KarenMillen.com drives additional sales by elevating results that shoppers click on frequently.
KarenMillen.com, the e-commerce arm of the U.K.-based upscale clothing retailer, in May implemented a search system across its web properties that improves search results by elevating the links that shoppers click on most often.
The Learning Search service from SLI Systems tracks shopper search behavior in aggregate so that future searches deliver the most relevant and popular items, says Shaun Ryan, CEO of SLI Systems. “We watch what people search for and click on the most and adapt to preferences,” he says.
The Learning Search system used by Karen Millen adjusts search results on a daily basis, based on the previous day’s shopper behavior trends, Ryan says. The search function also automatically suggests popular search terms as the shopper types in a keyword. For example, if a shopper types in the word “blue,” the auto-complete feature will suggest the term “blue dress” or “blue shoes” depending on which is currently the more popular search phrase. If the shopper accepts “blue dress,” the first search result presented is the site’s most-viewed blue dress.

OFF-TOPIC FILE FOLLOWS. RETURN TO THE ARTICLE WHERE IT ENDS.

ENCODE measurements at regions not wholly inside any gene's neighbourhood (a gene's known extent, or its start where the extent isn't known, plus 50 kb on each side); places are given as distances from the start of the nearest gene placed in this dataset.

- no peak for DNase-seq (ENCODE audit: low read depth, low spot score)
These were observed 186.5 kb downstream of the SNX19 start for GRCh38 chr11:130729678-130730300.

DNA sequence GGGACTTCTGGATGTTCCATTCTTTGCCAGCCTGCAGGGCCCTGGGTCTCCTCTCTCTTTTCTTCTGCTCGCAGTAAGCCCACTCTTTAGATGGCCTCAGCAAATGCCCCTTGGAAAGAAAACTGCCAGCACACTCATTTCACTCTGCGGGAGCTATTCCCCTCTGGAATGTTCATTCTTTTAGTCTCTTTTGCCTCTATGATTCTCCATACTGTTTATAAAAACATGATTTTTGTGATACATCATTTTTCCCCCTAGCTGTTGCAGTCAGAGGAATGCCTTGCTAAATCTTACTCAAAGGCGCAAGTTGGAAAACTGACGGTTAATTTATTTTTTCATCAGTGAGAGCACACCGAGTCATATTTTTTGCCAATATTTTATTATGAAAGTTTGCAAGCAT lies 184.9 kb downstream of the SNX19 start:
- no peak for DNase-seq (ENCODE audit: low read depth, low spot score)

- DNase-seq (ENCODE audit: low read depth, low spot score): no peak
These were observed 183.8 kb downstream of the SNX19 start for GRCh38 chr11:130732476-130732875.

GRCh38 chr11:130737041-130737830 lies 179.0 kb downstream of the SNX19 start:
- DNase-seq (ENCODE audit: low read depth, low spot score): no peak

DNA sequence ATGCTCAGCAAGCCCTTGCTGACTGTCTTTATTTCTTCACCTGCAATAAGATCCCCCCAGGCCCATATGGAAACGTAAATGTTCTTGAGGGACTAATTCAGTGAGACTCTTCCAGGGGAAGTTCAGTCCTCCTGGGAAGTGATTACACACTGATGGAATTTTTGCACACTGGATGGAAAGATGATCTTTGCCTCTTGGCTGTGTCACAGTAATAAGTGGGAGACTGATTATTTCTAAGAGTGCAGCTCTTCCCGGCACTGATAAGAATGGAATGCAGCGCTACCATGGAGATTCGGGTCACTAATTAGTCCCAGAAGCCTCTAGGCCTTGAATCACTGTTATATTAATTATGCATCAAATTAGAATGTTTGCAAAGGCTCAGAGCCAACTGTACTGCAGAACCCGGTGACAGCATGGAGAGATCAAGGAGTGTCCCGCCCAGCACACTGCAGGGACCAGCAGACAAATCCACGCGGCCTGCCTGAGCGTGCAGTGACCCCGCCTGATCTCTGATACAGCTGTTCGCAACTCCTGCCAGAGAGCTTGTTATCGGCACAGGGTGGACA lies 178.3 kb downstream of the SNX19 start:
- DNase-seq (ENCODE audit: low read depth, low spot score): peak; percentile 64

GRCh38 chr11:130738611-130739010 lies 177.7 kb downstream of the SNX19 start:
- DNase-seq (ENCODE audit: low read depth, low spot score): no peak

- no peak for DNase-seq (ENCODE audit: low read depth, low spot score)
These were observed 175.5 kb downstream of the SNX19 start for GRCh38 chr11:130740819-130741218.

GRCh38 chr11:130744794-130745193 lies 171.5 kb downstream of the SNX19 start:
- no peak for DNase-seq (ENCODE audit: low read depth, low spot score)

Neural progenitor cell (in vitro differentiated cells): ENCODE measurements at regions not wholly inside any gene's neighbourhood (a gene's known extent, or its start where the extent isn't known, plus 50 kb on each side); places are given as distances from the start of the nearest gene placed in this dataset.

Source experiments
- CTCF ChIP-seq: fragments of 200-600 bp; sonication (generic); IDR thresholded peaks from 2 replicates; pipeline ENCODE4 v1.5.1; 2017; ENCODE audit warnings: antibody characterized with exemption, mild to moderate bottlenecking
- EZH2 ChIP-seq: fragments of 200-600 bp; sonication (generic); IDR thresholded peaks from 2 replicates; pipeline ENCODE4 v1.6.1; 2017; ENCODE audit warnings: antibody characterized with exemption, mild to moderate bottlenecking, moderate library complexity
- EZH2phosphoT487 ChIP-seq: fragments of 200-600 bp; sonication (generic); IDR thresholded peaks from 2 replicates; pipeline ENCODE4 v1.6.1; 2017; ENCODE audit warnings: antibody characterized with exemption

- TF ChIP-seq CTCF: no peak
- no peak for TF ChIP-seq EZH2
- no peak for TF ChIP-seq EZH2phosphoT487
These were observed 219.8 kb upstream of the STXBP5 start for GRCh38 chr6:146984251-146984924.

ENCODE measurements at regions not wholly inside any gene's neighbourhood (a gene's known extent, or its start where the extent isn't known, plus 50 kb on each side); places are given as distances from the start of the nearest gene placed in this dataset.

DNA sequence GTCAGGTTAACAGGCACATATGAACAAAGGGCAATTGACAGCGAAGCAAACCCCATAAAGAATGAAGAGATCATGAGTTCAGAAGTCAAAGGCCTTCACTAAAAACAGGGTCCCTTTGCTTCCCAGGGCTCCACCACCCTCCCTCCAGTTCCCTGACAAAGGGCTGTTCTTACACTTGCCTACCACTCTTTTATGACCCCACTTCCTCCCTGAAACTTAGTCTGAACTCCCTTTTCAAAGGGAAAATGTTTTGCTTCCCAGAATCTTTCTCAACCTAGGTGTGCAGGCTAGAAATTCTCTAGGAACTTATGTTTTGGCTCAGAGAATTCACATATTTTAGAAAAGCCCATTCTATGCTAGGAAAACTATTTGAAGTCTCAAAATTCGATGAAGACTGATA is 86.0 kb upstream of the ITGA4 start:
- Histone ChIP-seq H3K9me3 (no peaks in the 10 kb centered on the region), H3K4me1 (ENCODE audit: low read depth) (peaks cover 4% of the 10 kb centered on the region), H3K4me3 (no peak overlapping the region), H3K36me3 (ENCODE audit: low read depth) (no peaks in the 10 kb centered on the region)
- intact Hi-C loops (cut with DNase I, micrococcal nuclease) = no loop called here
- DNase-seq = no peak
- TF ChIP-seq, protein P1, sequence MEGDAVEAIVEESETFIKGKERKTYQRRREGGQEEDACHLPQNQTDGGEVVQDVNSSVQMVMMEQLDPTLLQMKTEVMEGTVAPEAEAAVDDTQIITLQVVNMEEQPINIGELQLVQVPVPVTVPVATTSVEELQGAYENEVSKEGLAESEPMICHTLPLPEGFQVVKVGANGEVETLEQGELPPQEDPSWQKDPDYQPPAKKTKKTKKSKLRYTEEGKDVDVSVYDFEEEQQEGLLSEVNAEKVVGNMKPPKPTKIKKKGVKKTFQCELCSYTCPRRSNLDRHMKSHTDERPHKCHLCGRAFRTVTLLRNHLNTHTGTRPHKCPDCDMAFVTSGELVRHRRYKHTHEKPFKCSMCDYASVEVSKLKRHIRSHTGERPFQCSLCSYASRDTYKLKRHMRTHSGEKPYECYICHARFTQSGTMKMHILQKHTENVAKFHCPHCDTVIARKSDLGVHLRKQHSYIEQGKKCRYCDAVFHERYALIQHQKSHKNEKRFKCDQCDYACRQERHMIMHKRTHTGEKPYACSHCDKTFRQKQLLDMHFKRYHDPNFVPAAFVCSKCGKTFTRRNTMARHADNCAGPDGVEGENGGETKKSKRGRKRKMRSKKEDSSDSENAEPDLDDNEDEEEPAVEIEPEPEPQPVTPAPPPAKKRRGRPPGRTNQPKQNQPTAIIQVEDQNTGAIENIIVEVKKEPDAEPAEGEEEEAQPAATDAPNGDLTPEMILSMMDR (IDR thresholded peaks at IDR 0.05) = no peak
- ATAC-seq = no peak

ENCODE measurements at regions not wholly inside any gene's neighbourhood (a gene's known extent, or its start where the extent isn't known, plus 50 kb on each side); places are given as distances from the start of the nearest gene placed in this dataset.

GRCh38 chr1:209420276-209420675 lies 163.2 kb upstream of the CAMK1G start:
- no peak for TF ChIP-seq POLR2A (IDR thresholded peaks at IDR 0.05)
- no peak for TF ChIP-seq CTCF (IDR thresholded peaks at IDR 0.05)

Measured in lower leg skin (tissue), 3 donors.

Karen Millen also uses popular search terms to help with paid search investments and merchandising. “If customers are searching a lot for blue dresses the system will prompt them to add that term to Google AdWords,” says Ryan. “Or if customers are looking for something they don’t carry, this gives them information on what they should start stocking.”
The e-retailer also uses the keyword knowledge to influence what topics are explored on its blog and on its Facebook page.
Karen Millen says it expects to see a 50% increase in web sales this year as a result of the changes, based on improved conversion rates it experienced during a test of the system on the company’s U.S. web site.
Karen Millen is not alone in its desire to refine search results. A recent survey of U.K.-based retailers found that 57% of respondents planned to increase spending on site search this year. Almost two-thirds, 64%, felt that effective site search increases sales. Consulting firm Econsultancy and Funnelback, a search engine services firm, conducted the survey.